The most fundamental foundational principles of Judaism reside in the way we treat others and the work we do in service of justice. We are taught repeatedly – through Torah and our sages (ancient and modern) – that it is our responsibility and honor to actively pursue justice, care for our neighbor and the stranger, and support those less fortunate than we. Thus, when members of our Little Minyan recently discussed what we value about our kehilla and our visions for the future, it was not surprising that activism around social justice and environmental care was prominent in our minds and hearts.
In December, we hosted members of the Coalition of Immokalee Workers (CIW) at our Human Rights Shabbat and heard about their struggles for justice and dignity for farmworkers. We then put that knowledge to use as we joined with other faith groups and community allies to increase public awareness of injustice in our food chain. THIS WEEKEND (March 8 and 9), we have an extraordinary opportunity to join hundreds of farmworkers and allies traveling to Columbus from across the country to encourage local fast food giant, Wendy’s, to sign the Fair Food Agreement that ensures basic human rights for laborers. Truah and others from the Jewish community have heeded this call. Yet our local Jewish community has been slow and reluctant to respond. Some leaders cite contributions to congregations from Wendy’s or congregants who own franchises, others claim that congregants wouldn’t be interested because kashrut observance makes eating at Wendy’s a nonstarter. Still others of us seem content to have a day or two each year that we call “Tikkun Olam Day.”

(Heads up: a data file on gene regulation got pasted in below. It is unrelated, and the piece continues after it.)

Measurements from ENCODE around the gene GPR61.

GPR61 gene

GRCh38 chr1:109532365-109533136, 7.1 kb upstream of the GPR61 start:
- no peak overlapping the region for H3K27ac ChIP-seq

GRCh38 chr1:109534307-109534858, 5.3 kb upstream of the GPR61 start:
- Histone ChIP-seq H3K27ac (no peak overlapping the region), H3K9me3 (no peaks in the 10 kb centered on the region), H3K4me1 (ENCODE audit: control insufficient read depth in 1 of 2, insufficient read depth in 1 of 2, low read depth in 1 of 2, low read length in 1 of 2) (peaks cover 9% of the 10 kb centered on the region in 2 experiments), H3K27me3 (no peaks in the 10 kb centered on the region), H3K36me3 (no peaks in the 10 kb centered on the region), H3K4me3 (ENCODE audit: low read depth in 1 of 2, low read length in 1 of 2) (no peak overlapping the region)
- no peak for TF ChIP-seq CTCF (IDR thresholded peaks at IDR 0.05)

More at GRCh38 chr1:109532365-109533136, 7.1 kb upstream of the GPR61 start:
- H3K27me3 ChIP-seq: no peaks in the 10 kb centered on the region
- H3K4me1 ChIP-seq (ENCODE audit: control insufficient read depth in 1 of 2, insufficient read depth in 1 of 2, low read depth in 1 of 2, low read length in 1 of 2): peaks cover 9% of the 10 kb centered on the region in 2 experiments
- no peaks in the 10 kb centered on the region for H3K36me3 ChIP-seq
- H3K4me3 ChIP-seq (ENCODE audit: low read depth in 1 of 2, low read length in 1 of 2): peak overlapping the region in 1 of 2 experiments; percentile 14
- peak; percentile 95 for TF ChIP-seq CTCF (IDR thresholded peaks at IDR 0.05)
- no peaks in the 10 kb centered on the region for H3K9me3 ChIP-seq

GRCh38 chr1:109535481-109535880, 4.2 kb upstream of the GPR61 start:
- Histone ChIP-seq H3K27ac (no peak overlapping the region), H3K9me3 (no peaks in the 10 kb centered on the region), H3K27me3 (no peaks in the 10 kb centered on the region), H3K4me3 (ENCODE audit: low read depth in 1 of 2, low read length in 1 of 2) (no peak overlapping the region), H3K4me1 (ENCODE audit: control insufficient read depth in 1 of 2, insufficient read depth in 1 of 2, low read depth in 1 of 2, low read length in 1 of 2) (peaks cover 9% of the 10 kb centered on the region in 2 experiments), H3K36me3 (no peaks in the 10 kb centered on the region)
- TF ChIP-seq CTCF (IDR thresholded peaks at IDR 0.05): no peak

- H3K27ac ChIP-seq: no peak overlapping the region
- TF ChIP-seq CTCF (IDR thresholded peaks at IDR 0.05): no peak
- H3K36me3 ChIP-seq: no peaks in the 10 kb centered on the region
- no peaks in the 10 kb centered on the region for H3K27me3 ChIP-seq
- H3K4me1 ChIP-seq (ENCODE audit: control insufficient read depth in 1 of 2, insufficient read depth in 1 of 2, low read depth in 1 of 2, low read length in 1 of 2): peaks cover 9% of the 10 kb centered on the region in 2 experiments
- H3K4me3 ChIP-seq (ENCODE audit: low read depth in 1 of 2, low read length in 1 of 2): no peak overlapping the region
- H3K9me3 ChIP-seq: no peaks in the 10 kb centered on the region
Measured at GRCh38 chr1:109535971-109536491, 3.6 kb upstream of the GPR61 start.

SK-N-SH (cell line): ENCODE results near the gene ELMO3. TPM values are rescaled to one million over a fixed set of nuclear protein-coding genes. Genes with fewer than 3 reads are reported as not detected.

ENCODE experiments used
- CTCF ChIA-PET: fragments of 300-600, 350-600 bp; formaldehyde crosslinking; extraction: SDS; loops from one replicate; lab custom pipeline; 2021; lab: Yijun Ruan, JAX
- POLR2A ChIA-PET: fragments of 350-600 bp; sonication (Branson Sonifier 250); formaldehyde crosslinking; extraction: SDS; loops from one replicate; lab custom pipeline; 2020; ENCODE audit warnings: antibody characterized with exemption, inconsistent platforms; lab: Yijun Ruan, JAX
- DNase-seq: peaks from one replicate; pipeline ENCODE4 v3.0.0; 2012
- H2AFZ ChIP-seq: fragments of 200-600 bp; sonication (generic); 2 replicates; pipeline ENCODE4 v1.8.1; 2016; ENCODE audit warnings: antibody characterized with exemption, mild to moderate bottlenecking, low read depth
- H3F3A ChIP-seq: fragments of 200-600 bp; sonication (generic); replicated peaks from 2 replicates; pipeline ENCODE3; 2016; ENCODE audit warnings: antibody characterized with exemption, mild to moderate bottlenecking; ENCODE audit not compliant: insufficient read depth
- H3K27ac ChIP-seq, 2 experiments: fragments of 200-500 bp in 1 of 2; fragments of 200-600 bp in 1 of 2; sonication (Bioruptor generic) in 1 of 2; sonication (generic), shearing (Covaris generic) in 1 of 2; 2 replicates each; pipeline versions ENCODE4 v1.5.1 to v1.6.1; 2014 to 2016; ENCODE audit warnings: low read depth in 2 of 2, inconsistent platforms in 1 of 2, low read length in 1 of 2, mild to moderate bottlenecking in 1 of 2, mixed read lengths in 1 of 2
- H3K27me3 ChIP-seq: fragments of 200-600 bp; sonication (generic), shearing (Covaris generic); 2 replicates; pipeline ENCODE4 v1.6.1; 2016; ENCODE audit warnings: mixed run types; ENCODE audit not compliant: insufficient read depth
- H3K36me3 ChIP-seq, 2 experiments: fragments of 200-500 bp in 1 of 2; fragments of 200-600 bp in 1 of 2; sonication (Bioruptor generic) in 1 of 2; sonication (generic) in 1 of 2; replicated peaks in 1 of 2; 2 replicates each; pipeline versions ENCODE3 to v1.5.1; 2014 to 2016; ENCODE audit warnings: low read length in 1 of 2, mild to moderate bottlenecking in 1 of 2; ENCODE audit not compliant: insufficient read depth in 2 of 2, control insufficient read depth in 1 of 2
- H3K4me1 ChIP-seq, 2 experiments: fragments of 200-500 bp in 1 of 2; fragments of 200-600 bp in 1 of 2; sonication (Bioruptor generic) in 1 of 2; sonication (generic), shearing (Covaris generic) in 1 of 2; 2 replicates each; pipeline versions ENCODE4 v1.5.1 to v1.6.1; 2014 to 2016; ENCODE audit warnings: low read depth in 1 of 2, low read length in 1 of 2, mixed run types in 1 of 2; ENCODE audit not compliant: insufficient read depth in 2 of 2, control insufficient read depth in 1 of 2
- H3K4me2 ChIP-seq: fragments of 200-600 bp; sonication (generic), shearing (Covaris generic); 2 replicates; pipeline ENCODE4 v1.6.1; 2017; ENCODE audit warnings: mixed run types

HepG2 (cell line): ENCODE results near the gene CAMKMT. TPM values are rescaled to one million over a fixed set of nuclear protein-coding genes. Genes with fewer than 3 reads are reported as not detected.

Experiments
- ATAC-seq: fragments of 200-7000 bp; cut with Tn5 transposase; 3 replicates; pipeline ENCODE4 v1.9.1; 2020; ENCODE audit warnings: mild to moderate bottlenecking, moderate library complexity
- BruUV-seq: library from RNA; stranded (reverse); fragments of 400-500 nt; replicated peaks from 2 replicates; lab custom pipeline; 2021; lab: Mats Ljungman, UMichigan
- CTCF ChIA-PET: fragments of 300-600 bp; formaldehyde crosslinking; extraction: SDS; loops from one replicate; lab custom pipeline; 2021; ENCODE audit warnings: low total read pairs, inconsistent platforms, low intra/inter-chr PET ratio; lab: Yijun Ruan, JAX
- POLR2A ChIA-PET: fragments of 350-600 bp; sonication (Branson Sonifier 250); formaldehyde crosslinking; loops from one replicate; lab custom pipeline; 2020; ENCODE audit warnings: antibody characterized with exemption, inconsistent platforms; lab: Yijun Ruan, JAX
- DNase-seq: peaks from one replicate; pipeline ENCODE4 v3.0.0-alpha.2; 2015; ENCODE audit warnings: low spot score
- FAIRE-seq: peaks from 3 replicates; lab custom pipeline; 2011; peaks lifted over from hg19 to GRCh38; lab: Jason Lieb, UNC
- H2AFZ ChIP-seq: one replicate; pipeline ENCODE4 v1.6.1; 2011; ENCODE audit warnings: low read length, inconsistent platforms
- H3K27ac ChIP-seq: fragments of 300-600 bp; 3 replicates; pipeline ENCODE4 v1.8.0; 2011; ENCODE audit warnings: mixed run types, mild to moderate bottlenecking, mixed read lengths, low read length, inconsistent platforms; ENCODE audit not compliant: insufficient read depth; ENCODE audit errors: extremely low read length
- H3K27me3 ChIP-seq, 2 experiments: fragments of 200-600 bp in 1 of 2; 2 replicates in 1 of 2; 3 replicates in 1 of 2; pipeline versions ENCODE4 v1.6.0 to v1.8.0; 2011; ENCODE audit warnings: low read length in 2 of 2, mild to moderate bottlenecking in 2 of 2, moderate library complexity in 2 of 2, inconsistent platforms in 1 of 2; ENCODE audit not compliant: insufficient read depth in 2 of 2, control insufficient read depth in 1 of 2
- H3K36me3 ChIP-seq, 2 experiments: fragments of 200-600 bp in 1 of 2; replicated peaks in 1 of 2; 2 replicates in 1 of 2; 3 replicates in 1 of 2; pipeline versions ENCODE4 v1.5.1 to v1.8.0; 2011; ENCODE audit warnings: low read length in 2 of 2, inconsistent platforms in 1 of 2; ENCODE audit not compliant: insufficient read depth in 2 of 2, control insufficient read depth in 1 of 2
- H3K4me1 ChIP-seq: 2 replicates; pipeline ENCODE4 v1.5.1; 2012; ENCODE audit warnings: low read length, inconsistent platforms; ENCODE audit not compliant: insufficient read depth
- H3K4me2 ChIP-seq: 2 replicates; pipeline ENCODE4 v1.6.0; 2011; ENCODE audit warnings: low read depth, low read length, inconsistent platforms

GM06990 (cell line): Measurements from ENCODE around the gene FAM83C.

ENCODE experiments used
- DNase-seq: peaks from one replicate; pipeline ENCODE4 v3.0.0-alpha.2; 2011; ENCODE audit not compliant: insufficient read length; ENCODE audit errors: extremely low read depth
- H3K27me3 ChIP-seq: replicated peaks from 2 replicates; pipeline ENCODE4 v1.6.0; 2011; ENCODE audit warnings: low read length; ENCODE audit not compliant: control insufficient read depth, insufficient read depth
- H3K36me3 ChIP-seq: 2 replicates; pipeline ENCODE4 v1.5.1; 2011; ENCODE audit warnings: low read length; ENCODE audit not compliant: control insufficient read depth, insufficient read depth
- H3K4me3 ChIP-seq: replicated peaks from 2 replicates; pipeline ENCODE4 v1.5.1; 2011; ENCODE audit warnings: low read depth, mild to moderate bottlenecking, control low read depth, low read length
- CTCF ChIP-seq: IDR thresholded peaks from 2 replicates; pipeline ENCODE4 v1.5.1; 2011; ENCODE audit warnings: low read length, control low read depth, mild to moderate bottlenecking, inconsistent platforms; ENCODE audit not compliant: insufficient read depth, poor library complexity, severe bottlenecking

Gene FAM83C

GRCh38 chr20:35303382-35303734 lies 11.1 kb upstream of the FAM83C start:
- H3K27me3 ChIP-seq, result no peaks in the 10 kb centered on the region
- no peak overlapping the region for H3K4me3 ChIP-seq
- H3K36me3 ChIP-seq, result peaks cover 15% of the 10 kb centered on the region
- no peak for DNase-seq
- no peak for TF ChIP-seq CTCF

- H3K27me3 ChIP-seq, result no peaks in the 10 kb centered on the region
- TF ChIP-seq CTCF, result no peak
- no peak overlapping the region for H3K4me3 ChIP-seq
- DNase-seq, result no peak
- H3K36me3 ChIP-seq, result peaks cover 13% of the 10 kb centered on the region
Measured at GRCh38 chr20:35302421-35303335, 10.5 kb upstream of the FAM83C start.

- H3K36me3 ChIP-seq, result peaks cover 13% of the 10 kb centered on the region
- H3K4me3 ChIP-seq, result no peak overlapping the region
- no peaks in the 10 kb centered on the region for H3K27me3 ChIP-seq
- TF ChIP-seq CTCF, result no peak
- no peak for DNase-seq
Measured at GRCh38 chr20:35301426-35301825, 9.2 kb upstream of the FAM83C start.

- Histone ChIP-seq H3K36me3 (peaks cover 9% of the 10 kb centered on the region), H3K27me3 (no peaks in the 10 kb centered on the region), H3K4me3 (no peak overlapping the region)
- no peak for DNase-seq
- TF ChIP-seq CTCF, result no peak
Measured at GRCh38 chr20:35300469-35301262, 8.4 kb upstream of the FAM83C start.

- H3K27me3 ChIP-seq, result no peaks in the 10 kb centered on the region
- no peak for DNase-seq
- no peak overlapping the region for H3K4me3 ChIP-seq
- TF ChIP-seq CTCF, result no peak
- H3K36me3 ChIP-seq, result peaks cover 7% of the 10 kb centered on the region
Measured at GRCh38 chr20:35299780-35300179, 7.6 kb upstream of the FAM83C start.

Our sages taught (and still teach) that no matter how much we study Torah and how many mitzvot we perform, if we fail to intercede to protect the innate dignity of others, if we are silent in face of injustice, if we are guided by fear of repercussion vs. fear of human degradation, if we “talk the talk” but “don’t walk the walk,” then we are doomed. (Leviticus Rabbah 25:1). Rabbi Sharon Brous teaches, in response to this text, that Torah can inspire us to “live with compassion, courage, and integrity, to believe in the possibility of real authentic justice, to cry out in protest when human hearts and bodies are broken.” If Torah doesn’t inspire us to activism, she suggests we are not reading it “faithfully.”